Name: Itumeleng Tsatsi
Role/Occupation: Lecturer, Occupational Therapy.
Country: South Africa
Itumeleng Tsatsi a lecturer in Occupational Therapy department at the University of Free State. She specialises in psychiatry and community based education. As a lecturer, Tsatsi trains occupational therapy students at both undergraduate and postgraduate level to become well rounded occupational therapists who are critical thinkers, cognizant of issues of diversity and contributors towards the health care system in South Africa. She also contributes immensely to research in her field and is at the forefront of curriculum development for occupational therapy courses.
Being interested in science from a young age, Tsatsi chose science based subjects in high school. Towards the end of high school she realised she needed a degree that would allow her to be creative and still scientific at the same time. After job shadowing occupational therapists in psychiatry, she applied to study a BSc Occupational Therapy at the University of Cape Town. Post-graduation, she completed her community service at Zebediela Hospital, a district hospital in rural Limpopo, where she was confronted with a variety of conditions, from neurological problems to learning disabilities to developmental delays. Her experience made her sceptical of specialising in mental health. However, during her third year of work at Thabamoopo Psychiatric Hospital, Tsatsi became severely frustrated with the injustices faced by mental health care users and decided to enrol for a Master’s degree in Occupational Therapy with Stellenbosch University. Her research collaboratively engages long term mental health care users in trying to gain insight into their experience of living in Thabamoopo Hospital halfway house in its current functioning state. The collaborative nature of her research aims “to empower mental health service users with a voice to identify the challenges they experience,” the research findings will be used to enhance the services rendered to the residents by the halfway house.
Tsatsi decided to venture into academia after being intrigued by “research and the voice it gives to the marginalised” and in March this year, she was appointed as a lecturer at the University of Free State. Tsatsi managed to become an academic, one of her long term goals, before completing her Master’s degree and considers this to be one of the greatest milestones in her career thus far.
She loves her work because it, “echoes justice for the marginalised… allows [her] to be a voice for the voiceless and to facilitate health and wellbeing through everyday occupations that people often take for granted.” Tsatsi feels that as a person of colour and as a woman, in a field which is dominated by white females, she can to create change by being able to advocate for African consumers of the profession, “I’m able to alter a westernised profession in its roots and fit it to the African context.”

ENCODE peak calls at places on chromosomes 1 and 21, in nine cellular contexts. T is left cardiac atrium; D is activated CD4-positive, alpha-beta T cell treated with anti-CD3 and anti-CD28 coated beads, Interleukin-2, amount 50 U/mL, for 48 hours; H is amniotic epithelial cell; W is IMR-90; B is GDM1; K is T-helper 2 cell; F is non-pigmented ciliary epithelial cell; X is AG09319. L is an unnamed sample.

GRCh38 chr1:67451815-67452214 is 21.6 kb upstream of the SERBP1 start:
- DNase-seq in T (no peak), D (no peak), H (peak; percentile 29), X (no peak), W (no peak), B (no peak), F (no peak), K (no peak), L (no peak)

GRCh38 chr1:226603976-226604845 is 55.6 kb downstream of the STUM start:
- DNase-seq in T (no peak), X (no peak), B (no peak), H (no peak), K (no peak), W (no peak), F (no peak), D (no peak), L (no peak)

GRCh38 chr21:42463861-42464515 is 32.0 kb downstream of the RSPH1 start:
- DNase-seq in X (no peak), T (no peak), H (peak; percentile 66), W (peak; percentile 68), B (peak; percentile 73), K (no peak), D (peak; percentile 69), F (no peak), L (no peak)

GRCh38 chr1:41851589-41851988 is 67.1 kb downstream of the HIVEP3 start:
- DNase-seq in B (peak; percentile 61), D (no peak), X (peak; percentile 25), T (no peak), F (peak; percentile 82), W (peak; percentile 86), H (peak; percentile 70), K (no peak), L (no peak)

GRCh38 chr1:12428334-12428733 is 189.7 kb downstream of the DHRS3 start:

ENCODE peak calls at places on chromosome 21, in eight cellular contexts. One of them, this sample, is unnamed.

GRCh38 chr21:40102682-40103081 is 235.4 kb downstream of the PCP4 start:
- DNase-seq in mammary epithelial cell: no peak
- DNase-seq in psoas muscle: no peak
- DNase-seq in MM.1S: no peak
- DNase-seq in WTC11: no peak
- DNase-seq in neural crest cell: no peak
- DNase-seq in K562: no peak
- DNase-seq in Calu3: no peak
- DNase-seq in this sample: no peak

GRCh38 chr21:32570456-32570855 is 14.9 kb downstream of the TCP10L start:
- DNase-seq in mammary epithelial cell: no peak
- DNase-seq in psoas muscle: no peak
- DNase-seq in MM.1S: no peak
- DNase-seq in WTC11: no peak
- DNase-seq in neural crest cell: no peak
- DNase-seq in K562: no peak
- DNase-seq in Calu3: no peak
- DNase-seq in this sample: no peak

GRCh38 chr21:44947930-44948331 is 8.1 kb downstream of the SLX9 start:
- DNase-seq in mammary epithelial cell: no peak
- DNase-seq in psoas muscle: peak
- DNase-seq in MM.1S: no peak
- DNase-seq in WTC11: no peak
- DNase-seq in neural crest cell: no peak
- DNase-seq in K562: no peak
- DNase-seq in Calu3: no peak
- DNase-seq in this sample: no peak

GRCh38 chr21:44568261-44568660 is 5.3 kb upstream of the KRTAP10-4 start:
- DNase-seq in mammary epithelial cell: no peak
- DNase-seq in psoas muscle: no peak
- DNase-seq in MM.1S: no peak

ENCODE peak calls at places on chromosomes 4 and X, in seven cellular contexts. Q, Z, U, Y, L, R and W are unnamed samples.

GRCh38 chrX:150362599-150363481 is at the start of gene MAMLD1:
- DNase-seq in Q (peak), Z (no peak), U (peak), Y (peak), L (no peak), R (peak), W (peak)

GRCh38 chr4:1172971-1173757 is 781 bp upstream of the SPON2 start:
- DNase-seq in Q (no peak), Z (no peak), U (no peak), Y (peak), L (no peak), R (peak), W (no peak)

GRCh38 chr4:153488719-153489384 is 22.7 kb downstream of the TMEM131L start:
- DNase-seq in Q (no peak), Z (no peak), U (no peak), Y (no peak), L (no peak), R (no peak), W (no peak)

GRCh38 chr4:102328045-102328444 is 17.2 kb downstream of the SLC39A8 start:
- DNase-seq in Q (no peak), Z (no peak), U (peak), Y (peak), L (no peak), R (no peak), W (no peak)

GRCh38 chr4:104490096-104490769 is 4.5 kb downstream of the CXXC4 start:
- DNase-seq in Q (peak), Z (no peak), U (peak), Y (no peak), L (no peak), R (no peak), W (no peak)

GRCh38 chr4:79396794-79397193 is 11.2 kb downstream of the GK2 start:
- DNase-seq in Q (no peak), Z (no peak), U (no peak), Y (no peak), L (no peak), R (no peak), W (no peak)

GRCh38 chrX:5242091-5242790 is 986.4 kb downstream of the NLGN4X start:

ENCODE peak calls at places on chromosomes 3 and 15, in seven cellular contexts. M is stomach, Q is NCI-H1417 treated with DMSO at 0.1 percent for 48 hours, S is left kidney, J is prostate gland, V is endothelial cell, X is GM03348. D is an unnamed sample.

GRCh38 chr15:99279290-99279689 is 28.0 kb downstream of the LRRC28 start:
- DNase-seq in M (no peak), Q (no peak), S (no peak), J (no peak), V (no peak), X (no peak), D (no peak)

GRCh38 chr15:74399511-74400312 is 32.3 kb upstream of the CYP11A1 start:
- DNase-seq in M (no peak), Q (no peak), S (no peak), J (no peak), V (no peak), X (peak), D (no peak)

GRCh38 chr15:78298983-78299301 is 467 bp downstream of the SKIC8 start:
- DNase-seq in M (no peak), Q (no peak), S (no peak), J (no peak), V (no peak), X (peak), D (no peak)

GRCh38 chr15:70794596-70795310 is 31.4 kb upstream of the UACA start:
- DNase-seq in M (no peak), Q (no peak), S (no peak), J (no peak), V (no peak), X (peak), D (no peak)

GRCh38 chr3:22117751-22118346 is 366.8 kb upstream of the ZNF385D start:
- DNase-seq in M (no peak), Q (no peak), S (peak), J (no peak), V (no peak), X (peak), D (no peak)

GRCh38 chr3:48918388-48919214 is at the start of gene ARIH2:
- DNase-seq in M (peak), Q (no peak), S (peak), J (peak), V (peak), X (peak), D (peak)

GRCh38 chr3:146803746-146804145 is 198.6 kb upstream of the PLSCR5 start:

Tsatsi is also very optimistic about the future of STEM on the continent, “It is awakened to its potential and recognising that we are a force to be reckoned with. I think the number of women that have stepped into STEM in Africa is evidence that… Africa will be recognised as a land of opportunity… For the first time in history, Africa is raising responsible leaders who are cognisant of issues of injustice faced by all.”
She maintains a balanced lifestyle by playing as hard as she works, “I do activities that keep me on my path. My spirituality is at the core of my wellbeing and I keep in tune with that every day. I do things that make me happy. I eat and travel a lot.”
Let Itumeleng Tsatsi and her warm and gentle approach to the marginalized “occupy” some space in your heart as you enjoy the interview of this compassionate occupational therapist and determined Geeky Girl.
1. Describe what your work entails.
Occupational therapists (OTs) are Health Professionals that use the science of occupation as things that people do every day to facilitate health and wellbeing. OTs work with people across all ages, regardless of disability status; from the infant with developmental delays or the scholar with learning disabilities or experiencing barriers to learning to the adult with neurological conditions such as stroke or admitted to hospital with depression to communities that need development and capacity building or the CEO who just had a car accident, now disabled and needing to return to work. Occupational therapists in psychiatry specialise in mental health and work with individuals or groups who have been admitted to hospital due to mental illness for management of their mental illness symptoms through medication and rehabilitation so that they can recover and return back into their communities and resume their life roles.